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  • Bones42
    replied
    Originally posted by RFDACM02 View Post
    Certainly a point in that. We run multiple preconnected lines and the first due runs one of each: SB, Elkhart Fog and a Vindicator. The best of all worlds.
    I gave you our reasons for using what we use. You "agreed" with that by telling me you have multiple nozzles for your handlines and select which line/nozzle at the time. That's fine, it works for you. We prefer to not have to choose which line and use same nozzle for all lines.

    I'm not giving you 5 reasons. I gave you our 1.

    We don't use automatics anymore. Used to, never found the need for the added cost. We also never maintained them. Nothing. And had 2 salesmen walk out mad because when he ran his flowtests to show how "inferior" the flow was going to be...he was proven wrong. Ya, I've heard horror stories on all the problems that will occur with fogs getting clogged up. Never talked to anyone face to face that actually had that happen, but there are some good stories out there.

    My sister company in town uses smoothbores alone for most of their lines. They always talk about the better reach/penetration. I ask them, how many residences do we enter that we need to be shooting a handline, interior, 50'. That answer is 0 by the way.

    I will readily admit, and it was my doing, our 2 1/2" lines are smoothbore only. At that size line, for our uses of it, that penetration becomes more of an issue. And I truly have not been to a call where I ever needed a giant fog pattern.

    It is close to Christmas. There is no "ire" here. We are having a discussion, one which I think has been pretty good. Exchange of ideas and thoughts is not a bad thing.

    Leave a comment:


  • Rescue101
    replied
    Originally posted by RFDACM02 View Post
    I fail to see how their tenement laws, entire neighborhoods of brownstones, or even dedicated tactics make them somehow the only acceptable users of smoothbores. It is exactly this that I'm trying to figure out. How is it you see the two nozzles differing in particular for the occupancies you're calling out? As for expertise, I claim none, but we choose to learn from others mistakes as well as our own. We're by no means FDNY whackers, but it's hard to argue some of the most relevant battle tested data that they provide based on the sheer volume of working fires they go to. Few of us will ever be able to recreate enough situations to gain an equal comparison. We choose to look at information and tactics from reliable sources and then test them in our own setting to prove or disprove their relevance.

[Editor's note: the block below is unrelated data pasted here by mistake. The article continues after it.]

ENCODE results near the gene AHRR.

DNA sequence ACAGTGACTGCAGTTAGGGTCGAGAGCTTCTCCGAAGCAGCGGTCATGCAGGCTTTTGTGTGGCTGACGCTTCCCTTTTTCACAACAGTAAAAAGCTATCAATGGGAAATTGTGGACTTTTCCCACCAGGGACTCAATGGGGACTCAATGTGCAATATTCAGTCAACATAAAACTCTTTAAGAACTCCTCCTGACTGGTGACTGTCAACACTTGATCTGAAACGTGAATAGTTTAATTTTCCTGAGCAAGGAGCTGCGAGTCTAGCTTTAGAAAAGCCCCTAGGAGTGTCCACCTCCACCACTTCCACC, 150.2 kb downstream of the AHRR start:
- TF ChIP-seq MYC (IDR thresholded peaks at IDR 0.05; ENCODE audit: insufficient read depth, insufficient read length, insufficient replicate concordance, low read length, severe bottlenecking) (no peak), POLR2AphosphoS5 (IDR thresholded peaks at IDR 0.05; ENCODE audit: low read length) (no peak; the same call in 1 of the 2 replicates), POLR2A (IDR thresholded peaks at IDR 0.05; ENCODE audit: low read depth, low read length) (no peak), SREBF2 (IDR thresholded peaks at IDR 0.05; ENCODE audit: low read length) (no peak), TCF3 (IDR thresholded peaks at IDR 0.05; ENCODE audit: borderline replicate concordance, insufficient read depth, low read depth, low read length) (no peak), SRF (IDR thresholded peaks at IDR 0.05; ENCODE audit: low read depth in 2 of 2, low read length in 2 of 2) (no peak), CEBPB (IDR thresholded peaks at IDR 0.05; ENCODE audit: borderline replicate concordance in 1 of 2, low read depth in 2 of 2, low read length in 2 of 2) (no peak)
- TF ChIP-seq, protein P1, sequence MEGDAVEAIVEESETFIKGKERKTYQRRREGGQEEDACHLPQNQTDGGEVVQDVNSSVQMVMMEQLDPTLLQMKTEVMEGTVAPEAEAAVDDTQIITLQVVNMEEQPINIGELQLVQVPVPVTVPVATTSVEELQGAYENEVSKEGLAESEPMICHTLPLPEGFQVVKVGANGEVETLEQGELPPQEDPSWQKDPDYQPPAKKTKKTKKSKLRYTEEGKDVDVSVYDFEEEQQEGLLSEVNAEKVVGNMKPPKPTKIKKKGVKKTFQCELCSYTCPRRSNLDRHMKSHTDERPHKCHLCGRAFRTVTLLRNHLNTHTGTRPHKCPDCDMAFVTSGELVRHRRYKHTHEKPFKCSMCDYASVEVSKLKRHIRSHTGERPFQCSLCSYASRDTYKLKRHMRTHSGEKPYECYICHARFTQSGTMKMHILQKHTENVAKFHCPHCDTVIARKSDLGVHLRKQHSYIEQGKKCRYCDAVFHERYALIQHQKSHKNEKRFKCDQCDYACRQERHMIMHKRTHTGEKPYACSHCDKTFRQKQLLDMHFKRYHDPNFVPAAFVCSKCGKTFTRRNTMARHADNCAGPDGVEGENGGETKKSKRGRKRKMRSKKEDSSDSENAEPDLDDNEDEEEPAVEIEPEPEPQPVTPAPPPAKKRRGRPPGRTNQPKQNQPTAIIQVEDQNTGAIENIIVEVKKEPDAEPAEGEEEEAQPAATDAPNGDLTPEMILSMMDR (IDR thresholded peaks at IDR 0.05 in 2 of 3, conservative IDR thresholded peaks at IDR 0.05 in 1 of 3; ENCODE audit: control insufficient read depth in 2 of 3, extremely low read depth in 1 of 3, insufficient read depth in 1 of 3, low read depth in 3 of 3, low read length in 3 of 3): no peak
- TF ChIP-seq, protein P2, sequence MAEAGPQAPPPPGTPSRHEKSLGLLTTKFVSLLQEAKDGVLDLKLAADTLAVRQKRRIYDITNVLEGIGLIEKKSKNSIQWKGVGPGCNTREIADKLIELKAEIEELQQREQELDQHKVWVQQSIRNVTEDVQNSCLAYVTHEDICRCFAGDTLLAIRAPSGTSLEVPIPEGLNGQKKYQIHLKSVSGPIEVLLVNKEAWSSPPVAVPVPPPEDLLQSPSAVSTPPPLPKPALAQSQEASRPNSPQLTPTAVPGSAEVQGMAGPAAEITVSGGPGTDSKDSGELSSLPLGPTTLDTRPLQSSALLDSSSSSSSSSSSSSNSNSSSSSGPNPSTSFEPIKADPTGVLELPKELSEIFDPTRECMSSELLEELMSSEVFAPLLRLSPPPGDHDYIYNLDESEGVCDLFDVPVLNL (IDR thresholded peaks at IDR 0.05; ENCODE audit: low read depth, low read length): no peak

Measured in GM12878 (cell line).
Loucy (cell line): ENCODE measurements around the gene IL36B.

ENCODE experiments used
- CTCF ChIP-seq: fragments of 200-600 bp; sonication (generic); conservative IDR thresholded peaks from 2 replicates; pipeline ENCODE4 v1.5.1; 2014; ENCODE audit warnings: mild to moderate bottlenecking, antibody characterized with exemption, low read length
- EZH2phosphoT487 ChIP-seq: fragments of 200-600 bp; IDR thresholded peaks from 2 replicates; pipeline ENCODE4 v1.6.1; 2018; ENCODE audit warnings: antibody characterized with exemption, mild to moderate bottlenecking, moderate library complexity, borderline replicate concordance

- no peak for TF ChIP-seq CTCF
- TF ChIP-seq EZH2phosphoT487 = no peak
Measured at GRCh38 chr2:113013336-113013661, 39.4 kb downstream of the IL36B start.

Oddly enough some of you folks are far more tight-azzed about this whole topic than I. Please quote where i said, fogs should not be used, I think you'll find many are hyper-sensitive to the issue and too quickly get their gander up.

    As I said, we have used fogs almost exclusively on 1.75" lines, I agree they work and kind find no fault with their selection, my only question has been what is the driving force for your selection and seemingly your ire over someone suggesting the smoothbore has some advantages? The only issue I take with fog nozzles of any significance is with the automatics, I don't like the inherent ability to make the stream look and feel good when the flow is reduced.

    I'm sorry if somehow any of this was offensive, no doubt this has been debated to death, but while I'm not trying for which one comes out on top, I'm more interested in the theories and reasons for selecting fog nozzles as residential tips. Everyone enjoy their Christmas and relax, I know I am.
    Not me. Give me what you got MINUS the open butt with your thumb over it.They ALL have their place but with a decent nozzle operator ALL will put out FIRE. T.C.

    Leave a comment:


  • RFDACM02
    replied
    Originally posted by SPFDRum View Post
    Yeah, really. You have different year tenement laws in your town? You have entire neighborhoods of brownstones? You have SOP's and solely dedicated to the tactics of those structures? All developed via experience? Or are you some expert with your smooth bore in some residential bedroom community? Oh yeah, that's similar......